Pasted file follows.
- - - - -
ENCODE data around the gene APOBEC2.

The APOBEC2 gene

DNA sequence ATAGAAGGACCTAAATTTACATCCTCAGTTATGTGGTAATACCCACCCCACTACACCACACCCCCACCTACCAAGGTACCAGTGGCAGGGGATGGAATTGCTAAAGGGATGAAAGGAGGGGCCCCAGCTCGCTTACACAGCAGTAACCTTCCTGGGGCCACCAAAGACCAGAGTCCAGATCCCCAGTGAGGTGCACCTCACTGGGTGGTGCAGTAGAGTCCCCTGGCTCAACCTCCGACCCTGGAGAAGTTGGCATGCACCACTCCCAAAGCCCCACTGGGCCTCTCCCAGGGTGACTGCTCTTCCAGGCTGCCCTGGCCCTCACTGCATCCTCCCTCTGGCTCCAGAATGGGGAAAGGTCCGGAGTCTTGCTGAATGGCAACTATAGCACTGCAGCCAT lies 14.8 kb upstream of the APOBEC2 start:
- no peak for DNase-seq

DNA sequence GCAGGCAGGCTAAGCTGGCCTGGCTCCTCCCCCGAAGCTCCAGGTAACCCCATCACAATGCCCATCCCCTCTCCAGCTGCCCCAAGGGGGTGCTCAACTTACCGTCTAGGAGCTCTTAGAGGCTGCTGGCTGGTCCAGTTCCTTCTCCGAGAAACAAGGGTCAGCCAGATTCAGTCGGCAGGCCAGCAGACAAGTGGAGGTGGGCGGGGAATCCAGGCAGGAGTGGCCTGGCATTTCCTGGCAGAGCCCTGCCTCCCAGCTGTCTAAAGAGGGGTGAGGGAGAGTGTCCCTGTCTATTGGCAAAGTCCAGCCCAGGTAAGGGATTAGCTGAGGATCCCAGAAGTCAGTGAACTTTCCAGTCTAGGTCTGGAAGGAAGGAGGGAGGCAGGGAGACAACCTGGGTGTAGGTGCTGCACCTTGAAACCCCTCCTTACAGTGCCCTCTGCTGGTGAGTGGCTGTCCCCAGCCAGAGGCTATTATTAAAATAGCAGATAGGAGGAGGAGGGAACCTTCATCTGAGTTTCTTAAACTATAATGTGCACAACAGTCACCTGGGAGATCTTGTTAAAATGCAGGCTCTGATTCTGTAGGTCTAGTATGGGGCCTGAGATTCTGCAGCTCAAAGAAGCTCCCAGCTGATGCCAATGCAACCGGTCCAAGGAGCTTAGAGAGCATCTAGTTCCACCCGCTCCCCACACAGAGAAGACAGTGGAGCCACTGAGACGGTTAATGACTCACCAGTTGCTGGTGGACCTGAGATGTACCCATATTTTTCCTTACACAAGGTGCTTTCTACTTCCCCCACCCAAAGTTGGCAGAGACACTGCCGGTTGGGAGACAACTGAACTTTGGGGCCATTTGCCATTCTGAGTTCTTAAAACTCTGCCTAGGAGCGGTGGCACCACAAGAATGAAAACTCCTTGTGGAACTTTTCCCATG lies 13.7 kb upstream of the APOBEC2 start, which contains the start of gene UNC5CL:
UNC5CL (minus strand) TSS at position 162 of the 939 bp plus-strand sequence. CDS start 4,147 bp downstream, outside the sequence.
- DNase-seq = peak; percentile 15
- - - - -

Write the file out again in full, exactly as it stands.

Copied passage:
ENCODE data around the gene APOBEC2.

The APOBEC2 gene

DNA sequence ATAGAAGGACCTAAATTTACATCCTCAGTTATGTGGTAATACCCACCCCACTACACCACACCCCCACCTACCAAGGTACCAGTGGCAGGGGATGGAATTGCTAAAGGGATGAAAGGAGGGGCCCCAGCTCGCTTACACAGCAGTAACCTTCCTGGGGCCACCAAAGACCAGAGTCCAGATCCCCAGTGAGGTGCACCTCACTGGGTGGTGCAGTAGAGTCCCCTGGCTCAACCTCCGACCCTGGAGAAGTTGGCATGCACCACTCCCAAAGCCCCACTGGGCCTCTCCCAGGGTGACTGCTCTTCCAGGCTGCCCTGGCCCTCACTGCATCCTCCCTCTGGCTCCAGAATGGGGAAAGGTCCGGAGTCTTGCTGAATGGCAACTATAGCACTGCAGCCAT lies 14.8 kb upstream of the APOBEC2 start:
- no peak for DNase-seq

DNA sequence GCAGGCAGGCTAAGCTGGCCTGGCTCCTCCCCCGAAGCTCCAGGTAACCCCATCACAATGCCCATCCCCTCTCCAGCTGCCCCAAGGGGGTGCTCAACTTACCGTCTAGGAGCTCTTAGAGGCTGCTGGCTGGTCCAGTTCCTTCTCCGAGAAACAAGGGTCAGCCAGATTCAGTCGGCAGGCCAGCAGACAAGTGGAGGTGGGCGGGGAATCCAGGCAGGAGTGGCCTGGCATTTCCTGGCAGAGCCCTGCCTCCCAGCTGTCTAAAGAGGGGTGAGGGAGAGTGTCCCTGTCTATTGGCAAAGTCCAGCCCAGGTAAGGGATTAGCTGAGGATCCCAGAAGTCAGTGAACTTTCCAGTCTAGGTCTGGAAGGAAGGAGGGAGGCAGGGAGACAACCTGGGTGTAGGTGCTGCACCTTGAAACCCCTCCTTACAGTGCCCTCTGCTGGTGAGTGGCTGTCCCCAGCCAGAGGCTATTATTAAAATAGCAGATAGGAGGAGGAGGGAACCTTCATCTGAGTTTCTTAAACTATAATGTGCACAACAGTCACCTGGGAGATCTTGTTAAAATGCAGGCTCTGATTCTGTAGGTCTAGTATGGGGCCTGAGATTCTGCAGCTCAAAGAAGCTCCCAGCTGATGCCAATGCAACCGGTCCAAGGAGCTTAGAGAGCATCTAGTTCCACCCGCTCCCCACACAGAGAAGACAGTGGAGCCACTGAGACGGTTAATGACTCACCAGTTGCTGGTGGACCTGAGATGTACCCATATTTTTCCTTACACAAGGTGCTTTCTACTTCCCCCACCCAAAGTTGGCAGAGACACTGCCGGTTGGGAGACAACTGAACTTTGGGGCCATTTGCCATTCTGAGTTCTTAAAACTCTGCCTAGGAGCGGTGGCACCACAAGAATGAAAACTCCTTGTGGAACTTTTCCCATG lies 13.7 kb upstream of the APOBEC2 start, which contains the start of gene UNC5CL:
UNC5CL (minus strand) TSS at position 162 of the 939 bp plus-strand sequence. CDS start 4,147 bp downstream, outside the sequence.
- DNase-seq = peak; percentile 15